Conflicting data exist on the combined use of grafting materials and barrier membranes in comparison to guided tissue regeneration (GTR) with membrane alone. The aim of the present study was to compare the clinical outcomes of GTR with collagen membrane (CM) alone (control group) or CM combined with autogenous bone graft (test group 1) or autogenous bone mixed with bioactive glass (test group 2) in intrabony defects. A total of 32 intraosseous defects in 22 subjects were treated randomly. After 6 months, significant probing depth reduction, clinical attachment level gain (CAL) and defect resolution were observed in all groups with significantly greater improvements in the test groups. There was no significant difference between the two test groups in any parameter. Results of the present study suggest that autogenous bone can be mixed with bioactive glass if the amount of the harvested bone is not sufficient.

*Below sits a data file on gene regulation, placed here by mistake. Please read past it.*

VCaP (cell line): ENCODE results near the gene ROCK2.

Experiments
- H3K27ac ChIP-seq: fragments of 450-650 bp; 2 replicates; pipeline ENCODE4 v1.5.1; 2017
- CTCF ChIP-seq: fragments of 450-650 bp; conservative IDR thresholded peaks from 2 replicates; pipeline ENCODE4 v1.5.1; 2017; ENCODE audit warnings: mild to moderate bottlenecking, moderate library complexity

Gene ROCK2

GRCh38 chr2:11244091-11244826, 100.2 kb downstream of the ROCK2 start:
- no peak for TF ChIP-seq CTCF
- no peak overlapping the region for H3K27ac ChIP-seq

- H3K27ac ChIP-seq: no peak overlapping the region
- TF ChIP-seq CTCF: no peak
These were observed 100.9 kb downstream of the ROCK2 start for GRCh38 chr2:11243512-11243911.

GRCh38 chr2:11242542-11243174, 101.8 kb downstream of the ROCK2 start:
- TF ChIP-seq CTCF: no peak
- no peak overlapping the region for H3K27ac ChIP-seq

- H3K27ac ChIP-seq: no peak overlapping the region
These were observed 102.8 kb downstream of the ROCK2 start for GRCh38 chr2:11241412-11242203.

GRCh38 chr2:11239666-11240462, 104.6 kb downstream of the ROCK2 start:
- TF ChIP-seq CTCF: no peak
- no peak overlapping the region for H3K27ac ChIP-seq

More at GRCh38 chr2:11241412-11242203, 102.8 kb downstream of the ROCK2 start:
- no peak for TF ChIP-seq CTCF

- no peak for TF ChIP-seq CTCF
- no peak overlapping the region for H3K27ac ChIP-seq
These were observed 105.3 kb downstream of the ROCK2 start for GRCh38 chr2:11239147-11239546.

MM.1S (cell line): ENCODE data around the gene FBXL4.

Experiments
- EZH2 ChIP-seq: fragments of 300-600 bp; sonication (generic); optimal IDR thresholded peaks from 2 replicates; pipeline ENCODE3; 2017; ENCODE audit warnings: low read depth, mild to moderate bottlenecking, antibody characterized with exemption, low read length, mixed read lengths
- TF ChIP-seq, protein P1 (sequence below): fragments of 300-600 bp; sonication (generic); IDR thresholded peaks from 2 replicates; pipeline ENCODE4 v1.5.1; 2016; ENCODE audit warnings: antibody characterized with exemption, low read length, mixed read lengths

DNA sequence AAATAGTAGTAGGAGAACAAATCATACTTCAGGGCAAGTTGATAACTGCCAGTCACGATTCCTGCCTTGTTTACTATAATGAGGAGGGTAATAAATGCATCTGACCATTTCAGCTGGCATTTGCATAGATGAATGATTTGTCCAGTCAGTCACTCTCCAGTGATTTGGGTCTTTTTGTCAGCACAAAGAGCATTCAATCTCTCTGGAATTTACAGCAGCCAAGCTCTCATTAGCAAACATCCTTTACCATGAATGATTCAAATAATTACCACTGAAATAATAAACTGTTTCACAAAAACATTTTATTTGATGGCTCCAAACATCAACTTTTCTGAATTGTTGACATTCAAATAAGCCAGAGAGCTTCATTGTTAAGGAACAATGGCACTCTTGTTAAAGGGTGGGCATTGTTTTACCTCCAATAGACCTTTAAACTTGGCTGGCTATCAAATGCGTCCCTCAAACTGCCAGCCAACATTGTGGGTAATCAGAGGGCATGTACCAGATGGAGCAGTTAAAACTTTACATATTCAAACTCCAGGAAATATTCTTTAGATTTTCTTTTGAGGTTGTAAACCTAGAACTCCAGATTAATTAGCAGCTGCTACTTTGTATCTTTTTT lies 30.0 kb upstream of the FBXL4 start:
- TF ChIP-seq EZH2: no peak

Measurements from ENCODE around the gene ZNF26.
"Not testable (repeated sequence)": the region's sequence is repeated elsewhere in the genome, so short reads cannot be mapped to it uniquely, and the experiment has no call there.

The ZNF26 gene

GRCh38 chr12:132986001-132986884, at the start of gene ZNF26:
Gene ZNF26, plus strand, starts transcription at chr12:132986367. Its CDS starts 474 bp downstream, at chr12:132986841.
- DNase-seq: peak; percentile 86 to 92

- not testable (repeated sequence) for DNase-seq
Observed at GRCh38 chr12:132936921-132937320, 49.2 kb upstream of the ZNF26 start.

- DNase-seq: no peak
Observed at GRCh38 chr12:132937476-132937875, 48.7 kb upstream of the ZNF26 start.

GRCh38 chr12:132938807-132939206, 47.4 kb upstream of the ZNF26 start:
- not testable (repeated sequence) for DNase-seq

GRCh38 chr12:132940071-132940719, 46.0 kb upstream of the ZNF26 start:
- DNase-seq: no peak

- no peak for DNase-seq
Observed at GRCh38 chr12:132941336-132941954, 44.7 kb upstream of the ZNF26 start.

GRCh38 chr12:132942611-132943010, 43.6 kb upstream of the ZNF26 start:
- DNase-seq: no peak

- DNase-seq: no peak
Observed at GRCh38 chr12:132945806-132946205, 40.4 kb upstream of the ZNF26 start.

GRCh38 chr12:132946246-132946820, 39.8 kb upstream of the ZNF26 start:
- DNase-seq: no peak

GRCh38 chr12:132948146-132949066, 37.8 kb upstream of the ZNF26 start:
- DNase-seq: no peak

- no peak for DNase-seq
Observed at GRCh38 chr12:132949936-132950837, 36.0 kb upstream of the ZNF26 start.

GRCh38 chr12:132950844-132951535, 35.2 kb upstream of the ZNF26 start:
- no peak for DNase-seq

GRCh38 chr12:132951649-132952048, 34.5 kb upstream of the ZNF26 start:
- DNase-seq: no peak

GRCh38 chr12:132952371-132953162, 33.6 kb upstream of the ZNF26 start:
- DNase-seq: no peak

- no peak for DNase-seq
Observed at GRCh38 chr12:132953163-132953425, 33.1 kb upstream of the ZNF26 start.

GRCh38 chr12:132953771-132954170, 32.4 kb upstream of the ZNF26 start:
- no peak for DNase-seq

Kumar A.,Government Dental College
Oral health & preventive dentistry | Year: 2011